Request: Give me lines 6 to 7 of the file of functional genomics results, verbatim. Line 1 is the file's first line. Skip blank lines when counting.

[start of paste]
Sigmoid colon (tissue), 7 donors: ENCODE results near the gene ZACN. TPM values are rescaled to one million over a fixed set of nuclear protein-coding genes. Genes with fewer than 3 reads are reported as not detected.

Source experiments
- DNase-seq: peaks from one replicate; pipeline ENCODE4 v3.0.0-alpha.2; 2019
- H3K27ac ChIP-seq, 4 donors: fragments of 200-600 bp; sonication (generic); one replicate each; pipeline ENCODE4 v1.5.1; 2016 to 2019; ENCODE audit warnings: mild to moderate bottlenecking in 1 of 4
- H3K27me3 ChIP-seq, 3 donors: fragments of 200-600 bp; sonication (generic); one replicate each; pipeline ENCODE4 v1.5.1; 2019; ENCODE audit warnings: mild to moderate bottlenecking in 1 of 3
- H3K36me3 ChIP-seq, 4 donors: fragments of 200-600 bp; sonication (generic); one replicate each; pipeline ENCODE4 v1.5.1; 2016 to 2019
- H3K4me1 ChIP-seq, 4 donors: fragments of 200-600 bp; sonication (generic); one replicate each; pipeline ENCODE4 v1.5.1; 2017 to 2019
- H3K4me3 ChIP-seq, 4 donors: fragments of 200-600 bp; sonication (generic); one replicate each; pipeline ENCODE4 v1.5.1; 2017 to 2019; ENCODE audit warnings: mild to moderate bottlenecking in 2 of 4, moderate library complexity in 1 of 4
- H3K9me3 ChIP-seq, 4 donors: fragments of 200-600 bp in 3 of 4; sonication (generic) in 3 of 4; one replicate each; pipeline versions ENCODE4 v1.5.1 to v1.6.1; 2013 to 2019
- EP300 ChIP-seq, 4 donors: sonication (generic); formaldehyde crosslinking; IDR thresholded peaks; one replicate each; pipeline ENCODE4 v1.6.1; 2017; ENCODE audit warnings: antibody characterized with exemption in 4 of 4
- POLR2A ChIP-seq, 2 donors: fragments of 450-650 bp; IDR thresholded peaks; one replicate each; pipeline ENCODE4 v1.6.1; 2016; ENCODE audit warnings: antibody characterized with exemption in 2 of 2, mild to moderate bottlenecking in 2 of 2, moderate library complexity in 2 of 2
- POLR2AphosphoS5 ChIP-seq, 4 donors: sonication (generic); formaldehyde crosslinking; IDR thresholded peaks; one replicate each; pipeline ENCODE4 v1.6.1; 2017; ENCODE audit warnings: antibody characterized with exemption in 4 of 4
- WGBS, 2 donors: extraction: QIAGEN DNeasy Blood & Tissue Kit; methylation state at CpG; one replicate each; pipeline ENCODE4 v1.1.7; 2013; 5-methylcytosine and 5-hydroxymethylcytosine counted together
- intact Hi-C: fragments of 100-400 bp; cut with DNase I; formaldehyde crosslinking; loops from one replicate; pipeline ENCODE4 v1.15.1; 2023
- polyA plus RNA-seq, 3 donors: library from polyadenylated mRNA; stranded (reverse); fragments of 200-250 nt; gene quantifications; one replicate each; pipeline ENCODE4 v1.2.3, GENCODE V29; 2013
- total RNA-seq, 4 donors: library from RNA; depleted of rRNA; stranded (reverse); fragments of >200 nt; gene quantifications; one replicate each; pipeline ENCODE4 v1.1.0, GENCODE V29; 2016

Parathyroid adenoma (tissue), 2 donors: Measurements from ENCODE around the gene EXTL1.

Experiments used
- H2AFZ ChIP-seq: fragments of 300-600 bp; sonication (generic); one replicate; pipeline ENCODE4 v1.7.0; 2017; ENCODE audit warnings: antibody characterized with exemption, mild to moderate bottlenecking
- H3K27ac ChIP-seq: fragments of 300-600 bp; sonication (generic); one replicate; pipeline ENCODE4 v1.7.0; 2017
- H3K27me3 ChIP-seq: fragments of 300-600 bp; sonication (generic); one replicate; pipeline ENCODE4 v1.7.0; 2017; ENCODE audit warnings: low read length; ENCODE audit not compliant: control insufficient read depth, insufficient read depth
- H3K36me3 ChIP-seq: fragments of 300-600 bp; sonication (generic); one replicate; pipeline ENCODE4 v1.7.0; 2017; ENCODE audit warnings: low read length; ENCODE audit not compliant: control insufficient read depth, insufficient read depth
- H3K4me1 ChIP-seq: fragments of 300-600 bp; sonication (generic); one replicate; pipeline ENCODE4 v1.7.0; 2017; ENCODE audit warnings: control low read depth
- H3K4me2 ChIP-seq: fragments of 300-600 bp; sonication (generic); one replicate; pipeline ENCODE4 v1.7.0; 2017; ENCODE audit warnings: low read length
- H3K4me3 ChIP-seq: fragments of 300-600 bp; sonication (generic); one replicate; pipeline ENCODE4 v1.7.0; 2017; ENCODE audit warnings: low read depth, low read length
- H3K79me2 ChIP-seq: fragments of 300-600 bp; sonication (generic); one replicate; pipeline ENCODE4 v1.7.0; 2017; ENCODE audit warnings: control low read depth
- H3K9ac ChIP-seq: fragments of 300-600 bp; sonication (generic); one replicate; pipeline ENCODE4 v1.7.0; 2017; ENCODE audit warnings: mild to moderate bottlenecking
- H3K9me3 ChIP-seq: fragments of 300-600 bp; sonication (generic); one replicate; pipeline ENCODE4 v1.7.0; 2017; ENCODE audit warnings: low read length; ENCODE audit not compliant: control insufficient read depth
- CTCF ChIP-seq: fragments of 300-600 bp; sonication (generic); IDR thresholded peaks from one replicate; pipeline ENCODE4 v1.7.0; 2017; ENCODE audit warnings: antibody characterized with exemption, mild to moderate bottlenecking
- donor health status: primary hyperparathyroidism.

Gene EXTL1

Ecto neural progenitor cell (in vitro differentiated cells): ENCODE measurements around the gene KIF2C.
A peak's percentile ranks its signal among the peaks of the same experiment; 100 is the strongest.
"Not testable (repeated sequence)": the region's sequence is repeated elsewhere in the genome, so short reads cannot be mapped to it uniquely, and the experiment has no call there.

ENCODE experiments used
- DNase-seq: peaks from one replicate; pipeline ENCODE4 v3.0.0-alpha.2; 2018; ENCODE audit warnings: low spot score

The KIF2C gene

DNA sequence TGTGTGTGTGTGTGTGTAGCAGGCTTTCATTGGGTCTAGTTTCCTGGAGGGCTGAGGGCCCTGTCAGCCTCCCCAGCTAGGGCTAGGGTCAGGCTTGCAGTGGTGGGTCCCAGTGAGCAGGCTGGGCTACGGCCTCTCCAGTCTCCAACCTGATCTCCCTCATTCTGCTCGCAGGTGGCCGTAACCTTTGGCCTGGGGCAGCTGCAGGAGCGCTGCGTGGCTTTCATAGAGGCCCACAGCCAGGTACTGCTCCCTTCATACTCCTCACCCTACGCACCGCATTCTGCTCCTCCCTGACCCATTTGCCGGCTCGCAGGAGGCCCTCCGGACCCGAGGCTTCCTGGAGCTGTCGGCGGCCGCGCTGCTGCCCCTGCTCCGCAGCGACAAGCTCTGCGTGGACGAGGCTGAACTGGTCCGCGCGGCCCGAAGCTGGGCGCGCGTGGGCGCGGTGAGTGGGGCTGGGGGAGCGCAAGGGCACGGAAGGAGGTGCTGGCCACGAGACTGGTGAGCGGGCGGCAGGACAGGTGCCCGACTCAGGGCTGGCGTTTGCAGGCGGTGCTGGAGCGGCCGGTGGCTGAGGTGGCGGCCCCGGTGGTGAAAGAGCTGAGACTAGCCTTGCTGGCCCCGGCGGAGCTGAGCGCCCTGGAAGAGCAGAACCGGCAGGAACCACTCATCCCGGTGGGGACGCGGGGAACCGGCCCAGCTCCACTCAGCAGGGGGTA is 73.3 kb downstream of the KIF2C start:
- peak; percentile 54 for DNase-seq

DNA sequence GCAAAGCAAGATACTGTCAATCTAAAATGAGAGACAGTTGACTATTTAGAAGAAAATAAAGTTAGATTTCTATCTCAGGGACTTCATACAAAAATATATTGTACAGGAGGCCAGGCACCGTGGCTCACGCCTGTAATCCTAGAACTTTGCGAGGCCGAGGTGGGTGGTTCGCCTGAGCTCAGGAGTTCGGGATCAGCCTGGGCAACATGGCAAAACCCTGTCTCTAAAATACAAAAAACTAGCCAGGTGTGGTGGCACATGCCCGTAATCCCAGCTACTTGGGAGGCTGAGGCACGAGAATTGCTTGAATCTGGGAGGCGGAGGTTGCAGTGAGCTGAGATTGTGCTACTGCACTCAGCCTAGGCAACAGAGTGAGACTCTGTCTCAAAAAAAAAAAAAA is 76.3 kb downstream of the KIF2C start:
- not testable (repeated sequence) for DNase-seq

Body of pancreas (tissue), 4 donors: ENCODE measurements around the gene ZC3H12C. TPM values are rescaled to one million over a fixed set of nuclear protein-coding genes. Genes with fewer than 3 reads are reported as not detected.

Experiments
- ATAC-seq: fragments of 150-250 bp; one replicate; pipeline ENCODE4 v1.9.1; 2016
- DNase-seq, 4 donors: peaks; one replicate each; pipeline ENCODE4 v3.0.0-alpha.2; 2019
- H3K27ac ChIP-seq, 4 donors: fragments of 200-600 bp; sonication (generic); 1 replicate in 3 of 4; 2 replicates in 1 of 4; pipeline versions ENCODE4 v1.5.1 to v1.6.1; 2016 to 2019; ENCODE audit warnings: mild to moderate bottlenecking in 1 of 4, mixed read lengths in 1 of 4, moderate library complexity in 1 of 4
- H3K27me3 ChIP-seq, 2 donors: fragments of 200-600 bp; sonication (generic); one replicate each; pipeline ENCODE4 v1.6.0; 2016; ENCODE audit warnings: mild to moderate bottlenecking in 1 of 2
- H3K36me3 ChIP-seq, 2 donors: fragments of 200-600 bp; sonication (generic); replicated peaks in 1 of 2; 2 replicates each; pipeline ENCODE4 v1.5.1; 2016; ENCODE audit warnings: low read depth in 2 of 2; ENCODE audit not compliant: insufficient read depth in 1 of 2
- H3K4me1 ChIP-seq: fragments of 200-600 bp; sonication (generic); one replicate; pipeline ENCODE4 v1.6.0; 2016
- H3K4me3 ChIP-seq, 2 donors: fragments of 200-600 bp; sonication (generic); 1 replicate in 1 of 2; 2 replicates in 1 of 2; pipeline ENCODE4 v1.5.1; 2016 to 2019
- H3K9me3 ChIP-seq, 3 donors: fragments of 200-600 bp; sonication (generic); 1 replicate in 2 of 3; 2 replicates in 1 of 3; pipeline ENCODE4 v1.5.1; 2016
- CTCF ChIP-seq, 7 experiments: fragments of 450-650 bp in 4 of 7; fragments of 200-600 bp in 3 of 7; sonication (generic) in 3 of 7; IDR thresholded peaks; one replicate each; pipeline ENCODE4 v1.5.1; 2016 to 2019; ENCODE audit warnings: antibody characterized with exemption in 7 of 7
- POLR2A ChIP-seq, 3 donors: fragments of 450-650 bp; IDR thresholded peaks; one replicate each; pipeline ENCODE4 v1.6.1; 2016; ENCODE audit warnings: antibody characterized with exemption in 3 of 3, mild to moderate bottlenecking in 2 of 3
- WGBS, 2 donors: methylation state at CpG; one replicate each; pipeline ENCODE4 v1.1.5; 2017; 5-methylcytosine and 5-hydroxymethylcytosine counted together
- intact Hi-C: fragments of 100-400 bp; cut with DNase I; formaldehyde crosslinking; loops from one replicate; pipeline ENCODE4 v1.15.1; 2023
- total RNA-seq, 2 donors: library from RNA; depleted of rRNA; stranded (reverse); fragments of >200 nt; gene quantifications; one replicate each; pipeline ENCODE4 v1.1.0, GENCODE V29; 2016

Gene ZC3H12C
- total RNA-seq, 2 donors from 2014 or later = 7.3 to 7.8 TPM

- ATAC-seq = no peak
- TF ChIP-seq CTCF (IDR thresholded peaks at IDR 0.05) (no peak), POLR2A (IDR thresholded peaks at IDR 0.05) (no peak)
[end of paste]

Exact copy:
- H3K36me3 ChIP-seq, 4 donors: fragments of 200-600 bp; sonication (generic); one replicate each; pipeline ENCODE4 v1.5.1; 2016 to 2019
- H3K4me1 ChIP-seq, 4 donors: fragments of 200-600 bp; sonication (generic); one replicate each; pipeline ENCODE4 v1.5.1; 2017 to 2019